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Monday, Jun 02 2014 05:42 PM

Red-light cameras, playing fields go to council

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    By Felix Adamo / The Californian

    A red light camera at the intersection of Bernard and Oswell street in a January 2014 photo.

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BY THEO DOUGLAS Californian staff writer tdouglas@bakersfield.com

Adding playing fields at city parks and new convention center theater lights, and saving up for a new arena ice chiller will all be weighed by the Bakersfield City Council at its meeting Wednesday.

The council will also consider a two-year extension of the city's contract with Arizona-based Redflex Traffic Systems, which operates red-light cameras at 12 intersections in Bakersfield.

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The Bakersfield City Council meets at 3:30 p.m. Wednesday to take public statements on items on the closed-session agenda before going into closed session. Its regular meeting resumes at 5:15 p.m. at City Hall, 1501 Truxtun Ave. Meetings also may be viewed live on cable channel KGOV. Past meetings can be viewed at http://tinyurl.com/qfatap5.

As of April 30, the city earned an average of $78,684 net revenue per year from the red-light program but spent $55,211 of that to have a sworn Bakersfield Police Department officer review each incident.

However, a so-called "cost neutrality" clause specifies the city will never have to pay Redflex more than it takes in in payment for tickets.

"And also, just looking at the number of accidents and how they've decreased over the past 10 years prior to the program, what they're really about is decreasing the major injury accidents," said Bakersfield Police Chief Greg Williamson.

Accident statistics compiled in December by the Traffic Engineering division of the Public Works Department and based on Bakersfield Police Department collision reports through Sept. 30 show accidents declining in almost all cases. In 11 of 16 instances surveyed, accidents dropped from double to single digits.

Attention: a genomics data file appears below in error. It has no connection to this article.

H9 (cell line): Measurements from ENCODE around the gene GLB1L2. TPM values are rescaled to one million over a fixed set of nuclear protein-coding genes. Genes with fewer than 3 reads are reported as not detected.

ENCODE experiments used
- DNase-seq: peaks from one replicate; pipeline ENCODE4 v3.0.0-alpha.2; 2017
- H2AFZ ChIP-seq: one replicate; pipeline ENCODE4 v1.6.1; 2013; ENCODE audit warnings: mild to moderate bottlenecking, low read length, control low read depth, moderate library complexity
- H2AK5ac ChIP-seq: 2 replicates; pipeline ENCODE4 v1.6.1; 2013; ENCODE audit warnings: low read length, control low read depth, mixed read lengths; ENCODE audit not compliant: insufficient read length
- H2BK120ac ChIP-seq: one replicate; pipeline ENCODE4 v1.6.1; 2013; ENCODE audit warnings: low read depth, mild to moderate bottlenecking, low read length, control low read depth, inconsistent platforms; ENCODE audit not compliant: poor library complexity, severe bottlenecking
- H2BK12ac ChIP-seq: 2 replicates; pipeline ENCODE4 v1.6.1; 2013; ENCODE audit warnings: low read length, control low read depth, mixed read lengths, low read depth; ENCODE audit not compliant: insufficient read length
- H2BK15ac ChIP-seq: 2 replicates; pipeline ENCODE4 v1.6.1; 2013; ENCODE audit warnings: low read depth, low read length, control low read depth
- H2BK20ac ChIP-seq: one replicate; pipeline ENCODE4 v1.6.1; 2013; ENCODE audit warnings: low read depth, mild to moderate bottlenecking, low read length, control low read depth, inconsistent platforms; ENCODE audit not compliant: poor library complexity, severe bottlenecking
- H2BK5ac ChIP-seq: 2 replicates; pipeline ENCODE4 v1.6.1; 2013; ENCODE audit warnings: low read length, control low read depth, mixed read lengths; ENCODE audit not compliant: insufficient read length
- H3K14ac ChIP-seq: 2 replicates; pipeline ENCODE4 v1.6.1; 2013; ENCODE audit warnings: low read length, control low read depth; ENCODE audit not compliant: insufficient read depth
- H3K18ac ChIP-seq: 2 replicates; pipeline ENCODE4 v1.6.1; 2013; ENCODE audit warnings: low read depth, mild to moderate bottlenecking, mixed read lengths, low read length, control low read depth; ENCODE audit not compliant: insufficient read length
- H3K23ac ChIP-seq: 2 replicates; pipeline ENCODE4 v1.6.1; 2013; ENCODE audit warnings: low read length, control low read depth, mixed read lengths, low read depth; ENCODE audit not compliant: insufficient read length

The rate of more deadly primary accidents, defined as "right-of-way violations such as broadsides and head-ons, " declined on yearly averages ranging from 47 to 73 percent, depending on the intersection.

The council also will hear presentations on next year's budget from the Recreation and Parks and Community Development departments, and on Rabobank Arena and the Convention Center.

The Recreation and Parks' overall budget is almost $19.3 million, a nearly 7 percent increase over last year's $18.1 million budget.

Recreation and Parks Director Dianne Hoover said the department is adding one recreation staffer in the proposed 2014-2015 fiscal year budget -- but $500,000 of the $1.2 million increase is due to water costs.

"We have been underfunded in the water count for many years. We're hoping that the city council sees that and gives us the half a million," Hoover said. She explained previously the department could pay for its water by going over budget -- which is frowned upon -- or taking "money from other parts of the budget."

The 2013-2014 budget the city council adopted earmarked just more than $2 million for water. As of March 31, the department had spent nearly $1.7 million of that.

In other budget news, one of two capital improvement projects in the new budget would bring two to four new softball fields to Mesa Marin Sports Complex, using $1.9 million in capital outlay funds.

Another nearly $2.3 million project would create a stadium field, a new parking area and entrance off Taft Highway, and restrooms at State Farm Sports Village.

In other budget news, the council is expected to hear about $880,500 in recommended improvements to Rabobank Arena and the Convention Center.

These include setting aside $250,000 during each of the next three years to replace the Rabobank ice chiller -- which was installed in 1998 and needed more than $375,000 in emergency repairs late last year -- and replacing the 1963 incandescent lighting at the Convention Center Theater with a more efficient system.

If this $170,000 project is approved, the city would finance it -- like several other similar items in the new budget with a zero interest on-bill financing loan from a Public Utility Commission program financed by Pacific Gas & Electric Co.

During the closed session portion of the meeting, the council will conduct City Manager Alan Tandy's annual performance review.

Ward 2 Councilman Terry Maxwell, a consistent critic of city policy, declined to discuss Tandy's review.

"I just wouldn't make any comments going into that," Maxwell said. "Things like personnel issues are best left face-to-face."

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